• Kyodo

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The court-appointed administrator of the failed Seagaia resort group approved on Monday a 56.5 billion yen portion of the 643.6 billion yen in credits being sought in 3,696 cases against the group.

The accepted portion includes taxes the Seagaia group owes to local municipalities.

The Miyazaki District Court is trying to determine the value of Seagaia’s outstanding debts in order to repay the failed semipublic resort group’s creditors. Today’s session was the first in the case.

The court-appointed administrator, Yasumasa Sato, protested about 170 million yen of the claims. But he reserved opinion on about 200.7 billion yen in credits with collateral assets, due to complicated ownership issues and difficulty in determining their value.

Investigations of the remaining 586.9 billion yen, including the credits with collateral assets, have been postponed to a second session to be held on June 18.

The Seagaia resort complex, which features a 43-story hotel, golf courses, a convention hall, zoo and the world’s largest indoor pool, was the venue for last July’s Group of Eight foreign ministers’ meeting.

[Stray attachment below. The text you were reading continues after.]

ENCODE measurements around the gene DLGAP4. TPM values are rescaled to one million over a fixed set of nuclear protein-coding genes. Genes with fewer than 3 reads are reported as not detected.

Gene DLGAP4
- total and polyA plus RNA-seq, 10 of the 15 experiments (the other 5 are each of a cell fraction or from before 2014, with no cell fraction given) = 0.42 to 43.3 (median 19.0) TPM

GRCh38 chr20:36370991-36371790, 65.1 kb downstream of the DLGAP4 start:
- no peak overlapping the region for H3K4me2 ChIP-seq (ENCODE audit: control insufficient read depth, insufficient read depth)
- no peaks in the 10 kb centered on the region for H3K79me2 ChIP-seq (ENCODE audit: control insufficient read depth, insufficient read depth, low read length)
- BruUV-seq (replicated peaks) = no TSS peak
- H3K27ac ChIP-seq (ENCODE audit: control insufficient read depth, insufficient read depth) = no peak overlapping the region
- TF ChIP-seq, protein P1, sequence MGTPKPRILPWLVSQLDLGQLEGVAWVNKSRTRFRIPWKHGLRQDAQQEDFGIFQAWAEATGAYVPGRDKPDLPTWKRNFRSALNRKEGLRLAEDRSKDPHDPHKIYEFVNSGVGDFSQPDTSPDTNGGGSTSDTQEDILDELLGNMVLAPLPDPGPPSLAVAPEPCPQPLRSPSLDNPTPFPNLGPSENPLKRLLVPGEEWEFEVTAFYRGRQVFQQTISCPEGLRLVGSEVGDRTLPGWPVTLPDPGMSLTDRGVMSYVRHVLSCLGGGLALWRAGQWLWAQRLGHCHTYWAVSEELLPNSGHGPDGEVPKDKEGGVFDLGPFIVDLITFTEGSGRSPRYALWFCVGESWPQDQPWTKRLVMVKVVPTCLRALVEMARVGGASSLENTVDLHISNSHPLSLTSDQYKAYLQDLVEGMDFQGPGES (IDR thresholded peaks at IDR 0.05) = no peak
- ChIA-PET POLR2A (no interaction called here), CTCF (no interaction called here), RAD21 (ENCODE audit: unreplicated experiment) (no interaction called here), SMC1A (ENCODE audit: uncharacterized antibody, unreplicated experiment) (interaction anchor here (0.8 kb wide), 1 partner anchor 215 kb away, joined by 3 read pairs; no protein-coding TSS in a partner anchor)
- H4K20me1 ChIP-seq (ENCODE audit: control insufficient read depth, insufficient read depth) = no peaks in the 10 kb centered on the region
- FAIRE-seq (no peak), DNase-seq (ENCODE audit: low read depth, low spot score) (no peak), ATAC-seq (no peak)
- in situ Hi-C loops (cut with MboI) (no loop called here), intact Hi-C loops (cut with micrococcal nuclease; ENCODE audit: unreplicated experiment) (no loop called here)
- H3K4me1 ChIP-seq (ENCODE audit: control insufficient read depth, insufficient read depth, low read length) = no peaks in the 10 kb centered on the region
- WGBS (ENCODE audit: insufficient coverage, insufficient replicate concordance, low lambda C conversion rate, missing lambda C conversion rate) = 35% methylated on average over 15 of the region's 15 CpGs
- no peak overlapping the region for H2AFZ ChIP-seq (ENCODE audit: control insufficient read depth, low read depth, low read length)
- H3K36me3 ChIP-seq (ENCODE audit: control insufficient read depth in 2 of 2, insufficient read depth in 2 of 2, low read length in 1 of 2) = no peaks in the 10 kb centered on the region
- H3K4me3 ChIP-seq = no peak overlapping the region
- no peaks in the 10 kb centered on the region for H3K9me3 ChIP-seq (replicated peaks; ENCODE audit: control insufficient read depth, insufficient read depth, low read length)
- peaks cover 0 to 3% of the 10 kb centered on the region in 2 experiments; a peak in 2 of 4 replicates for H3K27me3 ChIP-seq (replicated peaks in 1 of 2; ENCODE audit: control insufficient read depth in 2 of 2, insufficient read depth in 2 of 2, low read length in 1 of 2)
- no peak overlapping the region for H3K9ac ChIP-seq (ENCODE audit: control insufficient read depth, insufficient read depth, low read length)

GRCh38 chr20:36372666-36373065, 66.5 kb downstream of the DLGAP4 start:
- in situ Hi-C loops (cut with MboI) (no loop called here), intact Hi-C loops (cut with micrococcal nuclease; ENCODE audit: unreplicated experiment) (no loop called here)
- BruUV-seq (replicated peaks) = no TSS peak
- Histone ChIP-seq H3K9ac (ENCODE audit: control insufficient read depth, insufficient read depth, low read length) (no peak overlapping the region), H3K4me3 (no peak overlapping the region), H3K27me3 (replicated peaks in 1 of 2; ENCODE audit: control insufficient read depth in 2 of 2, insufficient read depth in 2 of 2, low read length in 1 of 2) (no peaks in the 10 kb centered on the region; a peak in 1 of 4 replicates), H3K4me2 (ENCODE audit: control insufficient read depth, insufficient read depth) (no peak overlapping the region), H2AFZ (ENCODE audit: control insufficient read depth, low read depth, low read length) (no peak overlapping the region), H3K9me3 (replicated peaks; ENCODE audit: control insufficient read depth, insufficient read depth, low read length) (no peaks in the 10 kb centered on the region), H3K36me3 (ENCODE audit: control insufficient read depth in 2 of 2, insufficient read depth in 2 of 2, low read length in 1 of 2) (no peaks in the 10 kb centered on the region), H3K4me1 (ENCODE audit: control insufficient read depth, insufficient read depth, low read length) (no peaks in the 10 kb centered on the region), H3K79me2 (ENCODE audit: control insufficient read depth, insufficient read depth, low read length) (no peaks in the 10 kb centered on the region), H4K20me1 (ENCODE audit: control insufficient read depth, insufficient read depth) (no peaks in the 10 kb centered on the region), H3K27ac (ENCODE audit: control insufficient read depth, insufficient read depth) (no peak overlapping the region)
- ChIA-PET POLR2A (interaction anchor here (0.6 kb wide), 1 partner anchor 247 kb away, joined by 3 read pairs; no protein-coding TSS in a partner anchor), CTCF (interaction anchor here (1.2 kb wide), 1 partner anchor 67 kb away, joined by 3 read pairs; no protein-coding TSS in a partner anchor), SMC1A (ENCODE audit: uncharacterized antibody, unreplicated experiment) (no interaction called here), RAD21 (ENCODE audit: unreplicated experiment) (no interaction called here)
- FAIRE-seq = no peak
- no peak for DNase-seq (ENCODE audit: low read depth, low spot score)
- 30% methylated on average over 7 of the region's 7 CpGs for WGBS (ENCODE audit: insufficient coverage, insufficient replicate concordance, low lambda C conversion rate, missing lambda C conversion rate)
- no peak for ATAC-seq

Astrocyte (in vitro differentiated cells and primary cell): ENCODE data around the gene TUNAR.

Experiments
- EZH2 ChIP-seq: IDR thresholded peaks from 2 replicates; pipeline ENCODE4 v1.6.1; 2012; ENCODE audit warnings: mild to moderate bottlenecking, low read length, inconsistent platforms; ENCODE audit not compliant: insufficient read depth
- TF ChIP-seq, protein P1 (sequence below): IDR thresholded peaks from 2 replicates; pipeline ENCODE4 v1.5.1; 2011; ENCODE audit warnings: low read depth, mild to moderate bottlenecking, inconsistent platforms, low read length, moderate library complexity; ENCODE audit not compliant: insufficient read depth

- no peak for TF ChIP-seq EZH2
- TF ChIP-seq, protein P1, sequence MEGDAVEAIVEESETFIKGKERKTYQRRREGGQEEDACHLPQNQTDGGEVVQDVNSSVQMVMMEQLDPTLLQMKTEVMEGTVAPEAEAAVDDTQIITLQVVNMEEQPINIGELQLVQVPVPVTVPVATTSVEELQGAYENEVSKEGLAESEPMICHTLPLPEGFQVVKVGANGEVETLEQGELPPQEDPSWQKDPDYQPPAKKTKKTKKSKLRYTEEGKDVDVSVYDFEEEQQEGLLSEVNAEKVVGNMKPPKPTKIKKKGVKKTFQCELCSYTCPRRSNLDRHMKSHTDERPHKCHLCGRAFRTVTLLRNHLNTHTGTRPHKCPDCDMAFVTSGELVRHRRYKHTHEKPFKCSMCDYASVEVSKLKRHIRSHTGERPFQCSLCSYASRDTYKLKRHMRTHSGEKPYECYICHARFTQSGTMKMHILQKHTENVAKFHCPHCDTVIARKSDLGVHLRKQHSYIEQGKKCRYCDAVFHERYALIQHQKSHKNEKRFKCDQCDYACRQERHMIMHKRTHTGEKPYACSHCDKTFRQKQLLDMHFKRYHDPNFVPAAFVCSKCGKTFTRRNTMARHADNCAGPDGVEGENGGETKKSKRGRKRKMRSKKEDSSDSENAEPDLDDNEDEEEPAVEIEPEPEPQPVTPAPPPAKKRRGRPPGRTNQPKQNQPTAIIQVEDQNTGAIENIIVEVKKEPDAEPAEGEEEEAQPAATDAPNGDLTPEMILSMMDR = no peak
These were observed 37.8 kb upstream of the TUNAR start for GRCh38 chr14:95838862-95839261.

The Seagaia group, consisting of operator Phoenix Resort Co. and its two affiliates, filed for protection from creditors in February, making it the largest failure of a Japanese semipublic entity.

The resort was jointly formed in 1988 by the Miyazaki prefectural and city governments and private-sector firms.

On May 11, U.S. investment fund Ripplewood Holdings LLC, the owner of Shinsei Bank, said it envisions purchasing the failed operator. Ripplewood said it has been named by Sato as a sponsor of the resort’s rehabilitation.

The U.S. firm and Sato are expected to work together to hammer out a court-mandated rehabilitation plan by July 11, sources familiar with the deal said earlier.

Ripplewood has expressed readiness to invest 30 billion yen in Seagaia, 18 billion yen of which would be used to buy its operations. The rest would be spent on making the resort’s facilities more attractive.

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